Quote Originally Posted by Angela View Post
    Why would I care what "most cultures" of the world think, especially when so many of the worst offenders in terms of women's issues are cultures where ignorance, poverty, disease and hunger are rampant? Not to mention violence both internally and externally with their "neighbors"? How is their world view working for them? The only exception might be some East Asian countries, and they are stupefyingly and stiflingly conformist. Why would I want to live in such places?
    However, it was a remark specifically aimed at something LeBrok stated. I think we do not disagree. At least not here.

    Quote Originally Posted by Angela View Post
    As to people who move to western democracies and then complain about the values of the host country, I have a simple solution for them...go back home. When my family and I moved to the U.S. we accepted that it was incumbent on us to adjust, not that the U.S. would change to accommodate us. *

    *Ed. Well, my father had some difficulty letting go of some of his more traditional ideas about behavior, but he was thirty seven when he came to this country. Even then, he didn't want to impose his own views on others...he was just upset that they were infecting his children. Of course, for him as for anyone else, if you don't want your children to pick up modern western values, don't move to a modern, western country.

    You may not credit it, but I've been a very traditional and strict mother myself, to the extent that I could be in twenty-first century America. It's just that reality is reality and we have to all deal with it.

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    Quote Originally Posted by Kardu View Post
    :) :) how many mixed African American-Latino couples do you know who ended to together due to propinquity at school?

    In every European country I lived I encountered and befriended lot of local people who think like me.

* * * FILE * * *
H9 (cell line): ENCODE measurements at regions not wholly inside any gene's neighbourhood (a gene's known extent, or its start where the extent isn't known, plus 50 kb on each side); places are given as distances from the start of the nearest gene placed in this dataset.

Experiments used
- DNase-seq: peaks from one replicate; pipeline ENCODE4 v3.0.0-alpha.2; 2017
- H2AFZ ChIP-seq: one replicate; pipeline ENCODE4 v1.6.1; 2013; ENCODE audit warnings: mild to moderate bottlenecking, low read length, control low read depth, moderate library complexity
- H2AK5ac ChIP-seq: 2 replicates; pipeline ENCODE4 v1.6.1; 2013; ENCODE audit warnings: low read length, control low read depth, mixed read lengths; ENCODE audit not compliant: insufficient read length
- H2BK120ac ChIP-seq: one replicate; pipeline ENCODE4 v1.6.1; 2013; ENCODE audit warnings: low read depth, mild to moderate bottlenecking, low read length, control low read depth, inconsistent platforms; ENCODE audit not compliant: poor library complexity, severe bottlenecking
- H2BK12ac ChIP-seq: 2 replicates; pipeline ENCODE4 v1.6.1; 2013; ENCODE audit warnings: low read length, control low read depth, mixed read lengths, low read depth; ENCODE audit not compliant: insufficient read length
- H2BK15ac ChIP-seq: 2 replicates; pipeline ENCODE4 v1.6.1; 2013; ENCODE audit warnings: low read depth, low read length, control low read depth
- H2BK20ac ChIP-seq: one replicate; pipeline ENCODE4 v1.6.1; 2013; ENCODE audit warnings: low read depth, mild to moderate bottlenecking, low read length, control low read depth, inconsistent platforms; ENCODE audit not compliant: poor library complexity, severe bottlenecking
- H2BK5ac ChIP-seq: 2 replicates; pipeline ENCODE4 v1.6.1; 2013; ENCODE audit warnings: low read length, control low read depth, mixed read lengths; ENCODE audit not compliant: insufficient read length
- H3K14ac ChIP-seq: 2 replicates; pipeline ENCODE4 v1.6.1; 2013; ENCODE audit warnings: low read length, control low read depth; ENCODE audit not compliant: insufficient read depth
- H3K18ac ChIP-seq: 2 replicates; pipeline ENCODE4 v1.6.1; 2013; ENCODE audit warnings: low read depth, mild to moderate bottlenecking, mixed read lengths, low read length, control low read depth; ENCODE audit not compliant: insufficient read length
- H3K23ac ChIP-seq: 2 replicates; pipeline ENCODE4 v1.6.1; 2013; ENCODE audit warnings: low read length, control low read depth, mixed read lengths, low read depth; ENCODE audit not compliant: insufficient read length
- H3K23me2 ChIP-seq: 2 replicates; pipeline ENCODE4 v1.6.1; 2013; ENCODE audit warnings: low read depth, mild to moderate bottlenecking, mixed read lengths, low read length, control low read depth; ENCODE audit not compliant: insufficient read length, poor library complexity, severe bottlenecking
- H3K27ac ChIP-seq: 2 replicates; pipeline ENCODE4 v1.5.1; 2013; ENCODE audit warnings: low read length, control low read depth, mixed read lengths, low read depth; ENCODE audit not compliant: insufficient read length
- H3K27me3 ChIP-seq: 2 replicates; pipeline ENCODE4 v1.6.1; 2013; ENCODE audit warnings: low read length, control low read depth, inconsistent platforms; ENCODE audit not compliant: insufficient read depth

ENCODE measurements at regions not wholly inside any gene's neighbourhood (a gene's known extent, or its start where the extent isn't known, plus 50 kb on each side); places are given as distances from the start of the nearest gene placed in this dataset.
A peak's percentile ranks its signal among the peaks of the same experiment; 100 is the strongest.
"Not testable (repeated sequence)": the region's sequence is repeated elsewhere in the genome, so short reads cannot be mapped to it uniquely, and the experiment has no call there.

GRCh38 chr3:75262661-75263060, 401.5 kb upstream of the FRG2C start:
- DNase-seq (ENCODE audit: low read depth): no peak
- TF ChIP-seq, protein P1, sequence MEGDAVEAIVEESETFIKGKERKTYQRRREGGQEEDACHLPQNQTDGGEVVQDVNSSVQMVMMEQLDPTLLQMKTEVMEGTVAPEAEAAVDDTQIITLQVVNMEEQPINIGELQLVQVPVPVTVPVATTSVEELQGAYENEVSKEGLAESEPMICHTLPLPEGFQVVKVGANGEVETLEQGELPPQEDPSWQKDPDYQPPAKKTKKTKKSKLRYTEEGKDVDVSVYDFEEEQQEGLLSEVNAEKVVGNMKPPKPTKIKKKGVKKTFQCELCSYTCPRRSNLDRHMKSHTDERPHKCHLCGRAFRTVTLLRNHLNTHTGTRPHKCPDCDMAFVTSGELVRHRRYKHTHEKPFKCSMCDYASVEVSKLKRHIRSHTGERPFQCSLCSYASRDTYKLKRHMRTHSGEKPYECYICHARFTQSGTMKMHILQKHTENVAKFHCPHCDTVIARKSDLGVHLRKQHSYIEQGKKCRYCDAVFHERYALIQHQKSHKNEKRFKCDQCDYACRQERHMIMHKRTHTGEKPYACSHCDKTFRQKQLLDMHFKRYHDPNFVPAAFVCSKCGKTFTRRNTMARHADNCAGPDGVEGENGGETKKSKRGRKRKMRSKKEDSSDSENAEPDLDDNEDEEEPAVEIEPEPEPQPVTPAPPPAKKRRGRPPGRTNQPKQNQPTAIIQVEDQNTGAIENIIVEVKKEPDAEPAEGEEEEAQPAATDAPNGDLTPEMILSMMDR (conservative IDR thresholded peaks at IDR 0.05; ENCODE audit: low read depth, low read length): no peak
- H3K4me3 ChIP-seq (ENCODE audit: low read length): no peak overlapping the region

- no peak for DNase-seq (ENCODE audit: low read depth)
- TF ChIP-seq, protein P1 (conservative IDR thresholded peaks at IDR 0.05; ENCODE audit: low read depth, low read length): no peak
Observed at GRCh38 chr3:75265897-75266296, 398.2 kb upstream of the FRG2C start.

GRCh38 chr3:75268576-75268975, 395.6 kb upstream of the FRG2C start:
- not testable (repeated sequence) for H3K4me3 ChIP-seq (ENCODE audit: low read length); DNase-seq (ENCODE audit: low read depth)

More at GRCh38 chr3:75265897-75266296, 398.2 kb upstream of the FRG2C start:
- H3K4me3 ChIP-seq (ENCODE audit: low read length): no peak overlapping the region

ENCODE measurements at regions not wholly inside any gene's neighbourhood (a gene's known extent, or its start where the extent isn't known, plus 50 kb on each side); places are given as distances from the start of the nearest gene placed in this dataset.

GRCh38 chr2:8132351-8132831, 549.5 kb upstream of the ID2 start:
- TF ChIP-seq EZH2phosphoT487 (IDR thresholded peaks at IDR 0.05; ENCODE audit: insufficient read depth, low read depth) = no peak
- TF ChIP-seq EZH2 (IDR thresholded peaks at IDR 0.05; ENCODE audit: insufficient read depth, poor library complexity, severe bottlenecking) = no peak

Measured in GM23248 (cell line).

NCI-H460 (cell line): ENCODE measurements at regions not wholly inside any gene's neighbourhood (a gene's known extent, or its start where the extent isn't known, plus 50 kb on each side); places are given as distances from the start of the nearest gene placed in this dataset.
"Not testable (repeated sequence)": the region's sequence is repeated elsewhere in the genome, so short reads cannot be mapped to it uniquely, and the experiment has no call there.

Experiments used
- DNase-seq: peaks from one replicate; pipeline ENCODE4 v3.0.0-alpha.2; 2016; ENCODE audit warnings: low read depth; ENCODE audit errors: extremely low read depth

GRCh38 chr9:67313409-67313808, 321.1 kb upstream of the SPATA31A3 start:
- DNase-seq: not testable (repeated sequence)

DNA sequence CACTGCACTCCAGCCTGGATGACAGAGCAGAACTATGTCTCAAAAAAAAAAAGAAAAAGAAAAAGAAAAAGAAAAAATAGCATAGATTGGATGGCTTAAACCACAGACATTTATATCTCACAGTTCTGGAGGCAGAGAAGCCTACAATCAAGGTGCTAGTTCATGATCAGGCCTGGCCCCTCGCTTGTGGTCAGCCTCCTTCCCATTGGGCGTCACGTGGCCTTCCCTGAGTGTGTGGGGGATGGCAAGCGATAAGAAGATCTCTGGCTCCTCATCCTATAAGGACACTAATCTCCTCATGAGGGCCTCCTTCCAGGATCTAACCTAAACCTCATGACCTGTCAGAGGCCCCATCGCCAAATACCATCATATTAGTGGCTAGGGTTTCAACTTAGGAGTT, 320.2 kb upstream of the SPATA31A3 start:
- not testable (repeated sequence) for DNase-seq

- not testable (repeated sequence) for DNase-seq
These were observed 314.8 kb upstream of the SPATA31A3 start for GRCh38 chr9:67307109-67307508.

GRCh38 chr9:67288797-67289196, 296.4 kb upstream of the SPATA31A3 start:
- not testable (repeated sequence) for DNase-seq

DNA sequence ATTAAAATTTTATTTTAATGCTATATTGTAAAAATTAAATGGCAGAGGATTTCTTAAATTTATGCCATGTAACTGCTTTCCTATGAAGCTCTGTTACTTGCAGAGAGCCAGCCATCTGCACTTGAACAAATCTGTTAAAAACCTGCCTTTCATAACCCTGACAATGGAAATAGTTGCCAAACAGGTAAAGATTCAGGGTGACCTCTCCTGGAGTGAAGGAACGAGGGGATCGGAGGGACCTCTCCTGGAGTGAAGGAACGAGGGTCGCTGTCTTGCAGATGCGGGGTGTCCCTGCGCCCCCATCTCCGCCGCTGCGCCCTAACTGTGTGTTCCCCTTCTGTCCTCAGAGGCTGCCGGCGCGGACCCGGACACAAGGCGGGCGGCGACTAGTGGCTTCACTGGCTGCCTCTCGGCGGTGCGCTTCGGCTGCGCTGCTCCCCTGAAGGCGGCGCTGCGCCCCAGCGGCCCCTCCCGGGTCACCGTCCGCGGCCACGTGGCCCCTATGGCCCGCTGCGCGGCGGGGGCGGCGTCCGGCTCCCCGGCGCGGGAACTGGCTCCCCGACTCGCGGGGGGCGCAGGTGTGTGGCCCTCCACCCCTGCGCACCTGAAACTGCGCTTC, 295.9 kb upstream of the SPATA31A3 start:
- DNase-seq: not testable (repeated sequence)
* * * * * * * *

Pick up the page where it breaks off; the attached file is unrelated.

Why would I mislead you or anybody else about such things? It's not only school, although many such matches used to be made at Catholic schools, especially where Puerto Ricans are concerned. It's also work related. I've worked with professionals who were European American, Chinese American, South Asian American, Black American, you name it. Given that I live and practiced in New York, lots and lots of Jewish Americans. I think all my doctors are either Jewish or Italian American. ( I really didn't do any of this deliberately, or at least it wasn't conscious.) In terms of employees the only things I've ever demanded are competence and hard work and a professional attitude.

    As to your question, let's see, one of my cousins married a Cuban-American girl he met in a Catholic high school in Miami. She doesn't look very "mixed" though, so perhaps she doesn't count? One of my secretaries was Puerto Rican, and she married an Irish boy (he became a cop) she met at a high school dance. My neighbor up the block is half Puerto Rican and half Irish and his wife is Irish/German/Polish American...lovely couple. I don't know how they met. My next door neighbor for years was also Cuban American. His wife was Peruvian and Venezuelan. Their son, whom I consider a sort of surrogate son of mine, now finishing his training in neurosurgery, is engaged to an Irish/Italian girl he met at university. A friend of my son's, a computer science type, is Korean American (and a devout born again type Protestant Christian...only in America. ). He's living with a girl who is sort of Euro-mutt. Another friend of my son's, an Indian boy just graduating from law school, is going through a drama because he is in love with another Euro mutt sort of American girl, and his family is demanding that he give her up. They're tearing him in two. It's very sad, as from what I can tell she's a very nice girl and really cares about him, probably enough to convert if that's what would satisfy them. Should I go on?

    Don't misunderstand me...this isn't the majority of marriages, but they exist, and in about the numbers quoted in the Pew Poll, which is a highly respected organization. You also have to factor in that I live in a very cosmopolitan, educated part of the country. It's not the same in certain parts of the country. Heck, when I was first working, some bozo from the south, a "big man" in the client company, got a little tipsy and told me that he had never met a "white woman" like me, by which he meant dark haired and dark eyed, Mediterranean, and therefore a little "exotic". (A total jerk, but I couldn't throw the beer in his face because he was the client. )

    It's true that intermarriage with African Americans is more rare, especially for white Americans. Only one such couple is part of my personal circle of acquaintance. They're both lawyers, and it's a second marriage for both of them. I don't doubt that it will become more common in the future. Certainly, the interaction is there. One of my closest friends is a Jamaican who moved to the U.S. as a teenager. She's a social worker I met through work.